2. Begin to teach your child to accept who they are. It’s okay for children to learn their shortcomings as long as they know their positive strengths. Do not praise your child just for the sake of praise. Be specific with your positive words. For example: “I like the way you helped me with the dishes. You should be proud of yourself. I am.”

3. Self-esteem is just that- their self-esteem. PARENTS CANNOT BUILD THEIR CHILD’S SELF-ESTEEM! The parent can only put their child in situations where they have a chance to succeed. With each success, children learn that self-esteem is built by their own efforts, not by someone else’s efforts. Each individual success builds confidence. Each individual failure provides the child with another opportunity to succeed.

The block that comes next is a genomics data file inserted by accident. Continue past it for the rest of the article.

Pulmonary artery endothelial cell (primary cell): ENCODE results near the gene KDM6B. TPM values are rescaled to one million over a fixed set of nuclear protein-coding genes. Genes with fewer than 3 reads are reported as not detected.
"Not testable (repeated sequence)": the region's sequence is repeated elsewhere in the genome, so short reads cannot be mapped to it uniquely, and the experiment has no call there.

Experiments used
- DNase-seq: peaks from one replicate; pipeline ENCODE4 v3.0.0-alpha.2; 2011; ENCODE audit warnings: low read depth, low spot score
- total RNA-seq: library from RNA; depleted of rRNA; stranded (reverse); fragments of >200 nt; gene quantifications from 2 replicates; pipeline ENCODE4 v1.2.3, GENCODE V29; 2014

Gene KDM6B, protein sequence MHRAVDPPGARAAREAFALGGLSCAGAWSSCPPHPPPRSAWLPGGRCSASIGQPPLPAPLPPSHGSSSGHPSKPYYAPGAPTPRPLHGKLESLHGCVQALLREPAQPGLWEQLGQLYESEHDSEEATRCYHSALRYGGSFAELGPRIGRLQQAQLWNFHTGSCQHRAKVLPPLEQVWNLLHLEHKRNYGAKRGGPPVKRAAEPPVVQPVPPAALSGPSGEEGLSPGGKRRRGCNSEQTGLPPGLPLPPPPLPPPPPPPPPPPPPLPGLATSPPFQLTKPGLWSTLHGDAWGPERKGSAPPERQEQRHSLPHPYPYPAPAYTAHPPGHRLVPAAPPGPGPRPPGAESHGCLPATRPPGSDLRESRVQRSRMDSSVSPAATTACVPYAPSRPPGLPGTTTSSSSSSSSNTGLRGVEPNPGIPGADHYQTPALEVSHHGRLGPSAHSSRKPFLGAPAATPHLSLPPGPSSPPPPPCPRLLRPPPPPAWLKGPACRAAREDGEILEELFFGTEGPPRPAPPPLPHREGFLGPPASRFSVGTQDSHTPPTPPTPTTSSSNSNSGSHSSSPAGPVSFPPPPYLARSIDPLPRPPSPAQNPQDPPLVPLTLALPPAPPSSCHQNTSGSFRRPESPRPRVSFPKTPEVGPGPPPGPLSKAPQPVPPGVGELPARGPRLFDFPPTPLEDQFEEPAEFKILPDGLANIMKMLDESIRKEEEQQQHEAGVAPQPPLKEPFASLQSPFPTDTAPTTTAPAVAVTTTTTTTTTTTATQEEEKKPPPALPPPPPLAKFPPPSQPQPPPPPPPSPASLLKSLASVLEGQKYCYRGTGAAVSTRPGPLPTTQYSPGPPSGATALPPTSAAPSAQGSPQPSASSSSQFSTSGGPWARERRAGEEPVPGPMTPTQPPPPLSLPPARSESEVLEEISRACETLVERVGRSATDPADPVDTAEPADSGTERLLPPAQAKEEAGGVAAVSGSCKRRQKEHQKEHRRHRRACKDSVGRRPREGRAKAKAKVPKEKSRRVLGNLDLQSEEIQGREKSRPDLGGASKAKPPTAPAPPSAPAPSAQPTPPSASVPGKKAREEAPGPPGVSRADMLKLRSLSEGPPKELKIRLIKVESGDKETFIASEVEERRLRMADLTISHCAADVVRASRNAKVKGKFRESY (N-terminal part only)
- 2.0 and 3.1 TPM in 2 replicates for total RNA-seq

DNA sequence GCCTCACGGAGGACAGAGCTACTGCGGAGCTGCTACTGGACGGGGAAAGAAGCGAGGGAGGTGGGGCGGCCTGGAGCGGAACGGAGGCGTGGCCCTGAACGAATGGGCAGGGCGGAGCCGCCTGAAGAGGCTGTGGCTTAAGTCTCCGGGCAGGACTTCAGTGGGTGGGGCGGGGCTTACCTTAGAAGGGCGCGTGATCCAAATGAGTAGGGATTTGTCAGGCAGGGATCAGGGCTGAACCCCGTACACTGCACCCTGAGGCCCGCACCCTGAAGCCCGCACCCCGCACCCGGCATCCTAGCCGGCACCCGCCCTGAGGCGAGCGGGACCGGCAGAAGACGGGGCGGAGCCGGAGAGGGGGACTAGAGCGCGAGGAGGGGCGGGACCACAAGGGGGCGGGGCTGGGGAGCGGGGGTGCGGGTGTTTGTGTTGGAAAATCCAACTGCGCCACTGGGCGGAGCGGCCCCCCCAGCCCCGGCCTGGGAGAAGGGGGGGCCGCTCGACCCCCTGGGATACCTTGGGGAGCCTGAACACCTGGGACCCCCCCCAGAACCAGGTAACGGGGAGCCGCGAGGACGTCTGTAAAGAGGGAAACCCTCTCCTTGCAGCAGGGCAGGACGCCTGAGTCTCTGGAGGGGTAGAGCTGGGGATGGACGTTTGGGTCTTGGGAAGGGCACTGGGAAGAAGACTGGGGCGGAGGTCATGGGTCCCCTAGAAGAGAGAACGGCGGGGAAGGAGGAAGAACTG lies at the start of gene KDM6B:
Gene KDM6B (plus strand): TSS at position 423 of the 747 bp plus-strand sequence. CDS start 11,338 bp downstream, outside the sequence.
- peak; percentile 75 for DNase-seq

Social Development

  • Elementary children usually lack social skills. They need to be taught and provided actual time to learn how to interact with their peers.
  • Children in this age group usually have a difficult time sharing.
  • Elementary children will often sight their parents and close relative as their best friends.
  • Social needs for making friends will fluctuate from child to child in this age group. It is okay for children in this age group to want to play alone. Parents must often encourage their child to interact with others.

Parents should:

1. Provide their children with opportunities to be social outside of the family setting. It is important that you team with other parents who have children who attend your child’s school, church, sports programs and other activities your child is involved with to make social arrangements.

2. Do not force your child to be social when they are not ready. Be patient and encourage your child to participate with other children. Avoid making your child feel bad if they do not wish to be social.

3. Be a role model. Make friends first with the parents who have children your child’s age.

4. Let your child know that making friends takes practice. Tell them it’s important to share, be polite and follow the rules that you have established for them.

Source by Scott Wardell